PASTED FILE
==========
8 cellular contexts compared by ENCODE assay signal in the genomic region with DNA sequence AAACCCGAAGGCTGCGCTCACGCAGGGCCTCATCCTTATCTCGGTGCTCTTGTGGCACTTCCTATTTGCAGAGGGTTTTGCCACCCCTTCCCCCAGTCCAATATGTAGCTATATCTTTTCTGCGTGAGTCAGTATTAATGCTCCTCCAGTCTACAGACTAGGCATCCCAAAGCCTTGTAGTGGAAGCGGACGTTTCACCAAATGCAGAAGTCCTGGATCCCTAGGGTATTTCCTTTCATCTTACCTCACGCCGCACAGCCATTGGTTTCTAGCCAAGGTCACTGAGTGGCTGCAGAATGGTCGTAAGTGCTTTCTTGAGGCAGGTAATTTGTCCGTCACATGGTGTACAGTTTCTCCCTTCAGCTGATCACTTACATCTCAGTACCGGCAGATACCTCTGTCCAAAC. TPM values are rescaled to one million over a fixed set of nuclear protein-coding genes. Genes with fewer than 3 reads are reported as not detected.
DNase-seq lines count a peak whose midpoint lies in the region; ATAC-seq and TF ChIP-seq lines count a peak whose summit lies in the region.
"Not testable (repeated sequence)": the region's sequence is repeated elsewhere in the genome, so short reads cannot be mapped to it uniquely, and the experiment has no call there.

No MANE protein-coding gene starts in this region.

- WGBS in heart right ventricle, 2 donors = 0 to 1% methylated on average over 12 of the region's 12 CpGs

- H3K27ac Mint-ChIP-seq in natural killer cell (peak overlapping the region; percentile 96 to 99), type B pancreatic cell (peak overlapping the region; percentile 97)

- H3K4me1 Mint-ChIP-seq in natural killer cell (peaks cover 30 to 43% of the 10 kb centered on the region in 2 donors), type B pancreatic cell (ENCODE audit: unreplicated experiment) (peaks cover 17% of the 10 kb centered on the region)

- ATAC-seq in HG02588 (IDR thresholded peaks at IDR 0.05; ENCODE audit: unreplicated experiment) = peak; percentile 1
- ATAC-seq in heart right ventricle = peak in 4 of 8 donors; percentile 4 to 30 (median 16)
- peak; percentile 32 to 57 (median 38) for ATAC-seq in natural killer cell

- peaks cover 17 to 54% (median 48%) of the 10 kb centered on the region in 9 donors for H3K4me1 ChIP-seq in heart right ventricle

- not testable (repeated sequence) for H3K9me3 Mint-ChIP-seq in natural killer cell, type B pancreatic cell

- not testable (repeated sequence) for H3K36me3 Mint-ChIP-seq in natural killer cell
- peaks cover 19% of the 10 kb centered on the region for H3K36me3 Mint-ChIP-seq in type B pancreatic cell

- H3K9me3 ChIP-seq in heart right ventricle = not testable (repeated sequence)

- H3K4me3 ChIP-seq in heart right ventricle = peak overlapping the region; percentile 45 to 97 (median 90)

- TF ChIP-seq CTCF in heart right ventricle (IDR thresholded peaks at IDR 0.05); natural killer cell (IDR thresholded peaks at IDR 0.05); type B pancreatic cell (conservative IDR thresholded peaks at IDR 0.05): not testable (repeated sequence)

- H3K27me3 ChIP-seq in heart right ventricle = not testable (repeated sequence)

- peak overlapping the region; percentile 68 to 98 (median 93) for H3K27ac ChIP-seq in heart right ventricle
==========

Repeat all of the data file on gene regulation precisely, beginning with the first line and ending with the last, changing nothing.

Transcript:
8 cellular contexts compared by ENCODE assay signal in the genomic region with DNA sequence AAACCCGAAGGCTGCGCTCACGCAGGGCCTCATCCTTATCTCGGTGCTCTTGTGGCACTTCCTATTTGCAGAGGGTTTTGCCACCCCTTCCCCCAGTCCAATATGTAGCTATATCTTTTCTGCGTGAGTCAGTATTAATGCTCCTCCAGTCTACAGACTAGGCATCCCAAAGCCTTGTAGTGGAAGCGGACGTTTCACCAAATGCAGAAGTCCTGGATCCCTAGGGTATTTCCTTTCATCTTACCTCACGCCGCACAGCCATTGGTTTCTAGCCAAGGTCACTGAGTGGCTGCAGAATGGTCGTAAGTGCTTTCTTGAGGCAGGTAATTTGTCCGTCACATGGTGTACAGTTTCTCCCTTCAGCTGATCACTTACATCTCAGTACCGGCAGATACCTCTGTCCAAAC. TPM values are rescaled to one million over a fixed set of nuclear protein-coding genes. Genes with fewer than 3 reads are reported as not detected.
DNase-seq lines count a peak whose midpoint lies in the region; ATAC-seq and TF ChIP-seq lines count a peak whose summit lies in the region.
"Not testable (repeated sequence)": the region's sequence is repeated elsewhere in the genome, so short reads cannot be mapped to it uniquely, and the experiment has no call there.

No MANE protein-coding gene starts in this region.

- WGBS in heart right ventricle, 2 donors = 0 to 1% methylated on average over 12 of the region's 12 CpGs

- H3K27ac Mint-ChIP-seq in natural killer cell (peak overlapping the region; percentile 96 to 99), type B pancreatic cell (peak overlapping the region; percentile 97)

- H3K4me1 Mint-ChIP-seq in natural killer cell (peaks cover 30 to 43% of the 10 kb centered on the region in 2 donors), type B pancreatic cell (ENCODE audit: unreplicated experiment) (peaks cover 17% of the 10 kb centered on the region)

- ATAC-seq in HG02588 (IDR thresholded peaks at IDR 0.05; ENCODE audit: unreplicated experiment) = peak; percentile 1
- ATAC-seq in heart right ventricle = peak in 4 of 8 donors; percentile 4 to 30 (median 16)
- peak; percentile 32 to 57 (median 38) for ATAC-seq in natural killer cell

- peaks cover 17 to 54% (median 48%) of the 10 kb centered on the region in 9 donors for H3K4me1 ChIP-seq in heart right ventricle

- not testable (repeated sequence) for H3K9me3 Mint-ChIP-seq in natural killer cell, type B pancreatic cell

- not testable (repeated sequence) for H3K36me3 Mint-ChIP-seq in natural killer cell
- peaks cover 19% of the 10 kb centered on the region for H3K36me3 Mint-ChIP-seq in type B pancreatic cell

- H3K9me3 ChIP-seq in heart right ventricle = not testable (repeated sequence)

- H3K4me3 ChIP-seq in heart right ventricle = peak overlapping the region; percentile 45 to 97 (median 90)

- TF ChIP-seq CTCF in heart right ventricle (IDR thresholded peaks at IDR 0.05); natural killer cell (IDR thresholded peaks at IDR 0.05); type B pancreatic cell (conservative IDR thresholded peaks at IDR 0.05): not testable (repeated sequence)

- H3K27me3 ChIP-seq in heart right ventricle = not testable (repeated sequence)

- peak overlapping the region; percentile 68 to 98 (median 93) for H3K27ac ChIP-seq in heart right ventricle